The tiara in its full glory

Queen Victoria’s Emerald Tiara along with the necklace, earrings and brooch that Albert first designed for her.

The Queen in the full parure.

Albert was a renaissance man and loved to design many things, including jewelry for his wife. Her engagement ring was of his design with an emerald included (it was her birthstone), and so it seems he went back to the vibrant green stone to have a necklace, earrings and brooch made for her in 1843. She noted in her diary how she loved them and thought him to be very talented in his designs. She wore the set to a banquet at Trinity College Cambridge to celebrate his appointment as chancellor, as well as numerous other occasions, including the christening of their son Prince Alfred where she paired them with lace from her wedding dress.

An up close image of the Queen wearing the tiara in a portrait of her growing family, including Albert, painted by Winterhalter in 1846.

But Albert wasn’t done with the set just yet. A few years later (1845), he commissioned the creation of the tiara, by working closely with the Queen’s Jeweler, Joseph Kitching. In a press release announcing the Kensington exhibit,  Historic Royal Palaces describes the tiara as, “set with cushion-shaped diamonds and step-cut emeralds, and surmounted by a graduated row of 19 inverted pear-shaped emeralds, the largest of which weighs an astonishing 15 carats.”

Queen Victoria’s granddaughter, Princess Victoria of Hesse and by Rhine in the 1880s wearing the tiara, on loan from her grandmother, as part of a costume.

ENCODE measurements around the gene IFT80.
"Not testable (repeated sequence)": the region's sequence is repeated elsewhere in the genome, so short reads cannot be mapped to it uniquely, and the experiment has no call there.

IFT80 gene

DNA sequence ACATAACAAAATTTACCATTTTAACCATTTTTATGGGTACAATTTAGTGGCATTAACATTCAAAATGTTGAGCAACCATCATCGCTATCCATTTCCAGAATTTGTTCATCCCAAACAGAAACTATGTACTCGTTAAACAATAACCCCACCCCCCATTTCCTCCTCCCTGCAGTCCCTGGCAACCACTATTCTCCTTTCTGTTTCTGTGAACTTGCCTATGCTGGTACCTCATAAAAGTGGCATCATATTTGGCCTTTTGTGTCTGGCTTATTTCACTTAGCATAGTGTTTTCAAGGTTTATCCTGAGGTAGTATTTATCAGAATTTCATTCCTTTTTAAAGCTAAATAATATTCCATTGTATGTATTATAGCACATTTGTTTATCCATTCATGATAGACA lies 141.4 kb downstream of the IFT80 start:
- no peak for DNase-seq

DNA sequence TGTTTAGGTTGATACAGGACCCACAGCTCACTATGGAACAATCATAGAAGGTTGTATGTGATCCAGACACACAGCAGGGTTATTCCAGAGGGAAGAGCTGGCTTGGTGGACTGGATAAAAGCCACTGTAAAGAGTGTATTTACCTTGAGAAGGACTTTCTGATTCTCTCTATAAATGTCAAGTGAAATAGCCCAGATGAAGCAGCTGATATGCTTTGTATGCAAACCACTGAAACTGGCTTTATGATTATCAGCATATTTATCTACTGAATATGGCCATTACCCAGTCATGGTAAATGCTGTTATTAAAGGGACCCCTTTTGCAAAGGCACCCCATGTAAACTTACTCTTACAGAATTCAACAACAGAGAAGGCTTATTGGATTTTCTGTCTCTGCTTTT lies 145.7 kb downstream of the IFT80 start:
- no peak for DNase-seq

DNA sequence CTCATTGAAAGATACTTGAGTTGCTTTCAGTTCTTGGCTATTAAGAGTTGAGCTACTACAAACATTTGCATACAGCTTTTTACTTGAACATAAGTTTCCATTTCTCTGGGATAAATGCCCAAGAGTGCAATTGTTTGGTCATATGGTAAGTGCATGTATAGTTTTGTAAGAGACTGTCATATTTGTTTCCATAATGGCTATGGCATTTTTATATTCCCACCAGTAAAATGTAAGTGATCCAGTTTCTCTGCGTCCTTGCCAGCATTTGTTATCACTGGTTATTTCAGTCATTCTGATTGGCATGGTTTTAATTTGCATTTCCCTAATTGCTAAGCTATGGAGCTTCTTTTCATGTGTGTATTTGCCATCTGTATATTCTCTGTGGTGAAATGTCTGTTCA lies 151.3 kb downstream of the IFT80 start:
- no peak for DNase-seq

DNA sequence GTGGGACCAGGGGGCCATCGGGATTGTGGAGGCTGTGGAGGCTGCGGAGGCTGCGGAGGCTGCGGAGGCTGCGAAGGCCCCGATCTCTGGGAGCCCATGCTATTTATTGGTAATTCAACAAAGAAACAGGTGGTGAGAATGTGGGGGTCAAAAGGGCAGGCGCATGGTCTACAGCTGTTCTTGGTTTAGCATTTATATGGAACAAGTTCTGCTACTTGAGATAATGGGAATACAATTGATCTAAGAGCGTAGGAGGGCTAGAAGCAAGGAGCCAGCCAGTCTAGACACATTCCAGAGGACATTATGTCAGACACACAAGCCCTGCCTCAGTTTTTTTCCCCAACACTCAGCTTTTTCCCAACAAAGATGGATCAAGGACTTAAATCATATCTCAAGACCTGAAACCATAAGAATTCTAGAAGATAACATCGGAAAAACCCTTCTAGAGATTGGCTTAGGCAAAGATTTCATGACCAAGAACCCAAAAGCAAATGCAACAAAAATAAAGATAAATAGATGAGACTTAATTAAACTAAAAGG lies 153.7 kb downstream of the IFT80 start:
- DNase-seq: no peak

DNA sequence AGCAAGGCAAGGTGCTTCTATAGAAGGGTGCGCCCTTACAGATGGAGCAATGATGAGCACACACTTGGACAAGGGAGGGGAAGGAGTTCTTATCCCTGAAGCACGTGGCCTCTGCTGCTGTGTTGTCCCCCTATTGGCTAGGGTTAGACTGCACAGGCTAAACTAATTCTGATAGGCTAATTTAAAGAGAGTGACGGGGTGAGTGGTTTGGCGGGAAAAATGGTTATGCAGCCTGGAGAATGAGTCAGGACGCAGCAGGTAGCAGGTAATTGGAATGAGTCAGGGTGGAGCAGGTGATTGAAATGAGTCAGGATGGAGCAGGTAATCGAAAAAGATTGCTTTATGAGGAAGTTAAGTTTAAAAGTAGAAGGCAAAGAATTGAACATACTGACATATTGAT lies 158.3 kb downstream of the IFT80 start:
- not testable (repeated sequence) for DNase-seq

She chose not to include the set in the list of “royal jewels” meaning they would not move on to her son upon her death and then continue from monarch to monarch, but instead she initially loaned at least the tiara to her granddaughter in the 1880’s for a costume. It’s unclear where it went from there exactly, but it was not included in an inventory of the Queen’s jewels in 1896 and was likely passed down to relatives.

Caroline, the Third Duchess of Fife, wearing the tiara, necklace and brooch at the State Opening of Parliament in 1960.

Seven decades after being spotted on Princess Victoria of Hesse and by Rhine, the tiara was worn, along with the necklace and the brooch, by Caroline, the wife of the 3rd Duke of Fife (who was the most recent owner, we now know) at the 1960 State Opening of Parliament. Until that point and for a while thereafter until the exhibit, its whereabouts had been generally unknown. The tiara is on loan to the exhibit from the Duke’s executors and will likely go back to the family when the exhibit is over.

The tiara and earrings up close.